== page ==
Moving to a new platform is a pretty extreme way to fight blogger burnout, granted. However, there are less dramatic changes–a new theme or layout, a different color scheme, a fresh header design–that can brighten up both your blog and your outlook on it.
How do you combat book-blogger burnout?
I’m totally with you in suffering reading burnout far more than blogging burnout (especially this year!). I hadn’t thought about it until you mentioned formats, but I started reading more digitally early this year when most of my books were in boxes and I wonder if reading two books in different formats has had an impact. Something to think about for sure!
I find that mixing formats is just about the only way I can read more than one book at a time. I have the hardest time staying focused on ebooks generally since I read them with tablet apps, and my tablet has so many other things on it I could be reading or doing instead that sometimes I’d just rather not fight it, you know?
Ha! That paradox is perfectly put! I was just telling another blogger on an unrelated post that it always comes down to choice and giving one thing up–except in my case that also includes other hobbies. If is sew then I can’t read (though sometimes I can listen to audiobooks), if I’m reading then I can’t be blogging, if I’m blogging then I’m not sewing. I think it’s important to also let ourselves just slow down a little bit!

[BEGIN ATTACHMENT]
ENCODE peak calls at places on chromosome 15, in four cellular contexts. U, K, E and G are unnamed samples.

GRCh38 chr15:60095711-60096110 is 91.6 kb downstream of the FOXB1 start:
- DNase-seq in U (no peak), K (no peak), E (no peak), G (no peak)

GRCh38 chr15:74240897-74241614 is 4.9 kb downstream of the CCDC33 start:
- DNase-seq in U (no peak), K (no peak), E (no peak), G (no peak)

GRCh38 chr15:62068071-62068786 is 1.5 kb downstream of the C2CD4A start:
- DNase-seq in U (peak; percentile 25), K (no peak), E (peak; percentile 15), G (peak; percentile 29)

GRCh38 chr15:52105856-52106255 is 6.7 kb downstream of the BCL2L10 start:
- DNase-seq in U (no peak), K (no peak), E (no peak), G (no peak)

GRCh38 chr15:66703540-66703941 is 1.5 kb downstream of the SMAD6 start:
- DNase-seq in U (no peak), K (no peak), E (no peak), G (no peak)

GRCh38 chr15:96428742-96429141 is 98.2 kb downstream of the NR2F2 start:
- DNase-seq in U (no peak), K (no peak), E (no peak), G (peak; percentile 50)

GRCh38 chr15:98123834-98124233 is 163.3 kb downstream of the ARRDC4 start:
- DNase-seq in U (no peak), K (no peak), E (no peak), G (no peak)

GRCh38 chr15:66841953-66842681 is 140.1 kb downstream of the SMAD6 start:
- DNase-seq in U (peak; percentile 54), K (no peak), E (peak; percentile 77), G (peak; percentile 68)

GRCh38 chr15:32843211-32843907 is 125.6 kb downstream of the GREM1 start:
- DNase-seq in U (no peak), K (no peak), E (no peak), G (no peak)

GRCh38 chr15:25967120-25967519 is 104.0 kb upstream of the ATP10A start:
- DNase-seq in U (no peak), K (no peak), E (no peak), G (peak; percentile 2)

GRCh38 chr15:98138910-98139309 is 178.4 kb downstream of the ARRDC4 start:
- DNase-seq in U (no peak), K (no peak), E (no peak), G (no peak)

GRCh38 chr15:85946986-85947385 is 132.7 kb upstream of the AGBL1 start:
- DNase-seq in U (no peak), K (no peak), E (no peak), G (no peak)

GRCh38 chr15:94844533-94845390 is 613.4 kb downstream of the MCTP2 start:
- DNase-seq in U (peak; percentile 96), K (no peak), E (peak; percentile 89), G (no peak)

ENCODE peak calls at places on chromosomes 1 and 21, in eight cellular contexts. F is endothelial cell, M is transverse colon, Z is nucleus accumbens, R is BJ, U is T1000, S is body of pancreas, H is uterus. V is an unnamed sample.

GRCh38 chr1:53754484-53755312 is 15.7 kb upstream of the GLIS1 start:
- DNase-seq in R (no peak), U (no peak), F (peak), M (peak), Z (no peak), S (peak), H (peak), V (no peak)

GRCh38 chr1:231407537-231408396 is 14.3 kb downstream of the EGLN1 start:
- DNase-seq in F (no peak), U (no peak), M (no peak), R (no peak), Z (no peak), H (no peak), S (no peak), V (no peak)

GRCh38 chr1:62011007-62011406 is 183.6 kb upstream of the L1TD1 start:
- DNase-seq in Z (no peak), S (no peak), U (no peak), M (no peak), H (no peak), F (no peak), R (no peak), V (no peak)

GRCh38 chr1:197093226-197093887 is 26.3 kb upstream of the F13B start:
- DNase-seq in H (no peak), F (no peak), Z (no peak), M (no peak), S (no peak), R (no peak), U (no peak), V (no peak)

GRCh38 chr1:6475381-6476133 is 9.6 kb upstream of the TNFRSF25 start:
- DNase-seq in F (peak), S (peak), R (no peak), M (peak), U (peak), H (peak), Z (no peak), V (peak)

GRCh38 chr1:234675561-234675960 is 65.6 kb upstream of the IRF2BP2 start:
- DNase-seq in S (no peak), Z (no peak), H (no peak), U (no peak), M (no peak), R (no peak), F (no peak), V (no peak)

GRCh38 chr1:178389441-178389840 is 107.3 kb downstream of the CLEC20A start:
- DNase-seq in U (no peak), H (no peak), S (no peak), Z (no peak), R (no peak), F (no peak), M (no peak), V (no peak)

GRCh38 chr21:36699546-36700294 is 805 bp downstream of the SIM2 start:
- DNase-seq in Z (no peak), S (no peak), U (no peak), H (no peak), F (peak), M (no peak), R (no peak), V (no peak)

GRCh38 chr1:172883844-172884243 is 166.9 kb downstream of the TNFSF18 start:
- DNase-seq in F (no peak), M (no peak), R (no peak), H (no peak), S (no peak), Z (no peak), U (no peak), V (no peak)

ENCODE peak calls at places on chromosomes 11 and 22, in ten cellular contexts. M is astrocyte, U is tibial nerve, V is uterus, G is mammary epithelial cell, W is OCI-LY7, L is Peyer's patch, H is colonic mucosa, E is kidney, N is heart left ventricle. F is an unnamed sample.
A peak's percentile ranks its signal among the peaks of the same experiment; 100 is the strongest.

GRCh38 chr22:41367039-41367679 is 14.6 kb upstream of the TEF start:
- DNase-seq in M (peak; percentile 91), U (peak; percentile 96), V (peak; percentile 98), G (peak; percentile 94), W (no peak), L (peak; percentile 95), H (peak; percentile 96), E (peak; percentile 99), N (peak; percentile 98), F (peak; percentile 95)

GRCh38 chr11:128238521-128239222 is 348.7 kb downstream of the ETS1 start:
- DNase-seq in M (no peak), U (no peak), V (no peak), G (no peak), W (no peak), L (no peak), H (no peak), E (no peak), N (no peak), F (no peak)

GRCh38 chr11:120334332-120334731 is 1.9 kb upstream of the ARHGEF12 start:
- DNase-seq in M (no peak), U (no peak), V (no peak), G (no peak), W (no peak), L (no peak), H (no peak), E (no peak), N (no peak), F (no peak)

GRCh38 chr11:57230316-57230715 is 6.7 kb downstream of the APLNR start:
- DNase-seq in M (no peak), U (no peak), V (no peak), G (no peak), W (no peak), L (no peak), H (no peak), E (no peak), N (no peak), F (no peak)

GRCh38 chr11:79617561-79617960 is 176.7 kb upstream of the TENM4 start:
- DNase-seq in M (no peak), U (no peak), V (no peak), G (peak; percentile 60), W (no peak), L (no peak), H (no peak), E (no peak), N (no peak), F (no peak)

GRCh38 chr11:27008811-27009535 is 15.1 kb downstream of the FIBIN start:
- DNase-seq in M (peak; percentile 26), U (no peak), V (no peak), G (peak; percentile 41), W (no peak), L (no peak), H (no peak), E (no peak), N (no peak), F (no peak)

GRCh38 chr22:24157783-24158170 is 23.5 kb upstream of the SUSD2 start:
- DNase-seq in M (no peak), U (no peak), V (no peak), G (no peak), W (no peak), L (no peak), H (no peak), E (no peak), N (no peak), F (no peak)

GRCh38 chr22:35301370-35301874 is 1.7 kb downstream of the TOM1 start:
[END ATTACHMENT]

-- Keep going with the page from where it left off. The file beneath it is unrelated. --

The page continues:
“You CAN have it all–just not all at once, or all at the same time.” It does always come down to choice, and sometimes the right choice fchoosing to stop all of it for just a bit.
I’d like to battle burnout by coming up with fresh content but I’m not creative enough. I’m stuck in a rut.
I’m not particularly creative either, but I do pick up ideas from seeing what other people are doing. You can’t spell “routine” without “rut” 🙂 –routines work, but when they start to feel stale they can turn into ruts. I don’t know whether reinventing is necessary, but making little tweaks here and there can inspire whole new directions sometimes.
For me, reading burnout leads to blogging burnout, only because I am kind of out-of-spirits when I am not reading. As long as, all is well with my reading life – my blogging life takes care of itself – at-least that has been my experience so far.
I think I know what you mean, but I find it’s a cycle for me. I get edgy when I’m not in the midst of reading something, but if I go more than a few days without writing, I get a different kind of edgy.
One of the biggest obstacles to my blogging has been my reading! Sometimes I just don’t feel like writing about what I just read because I want to jump right into the next book.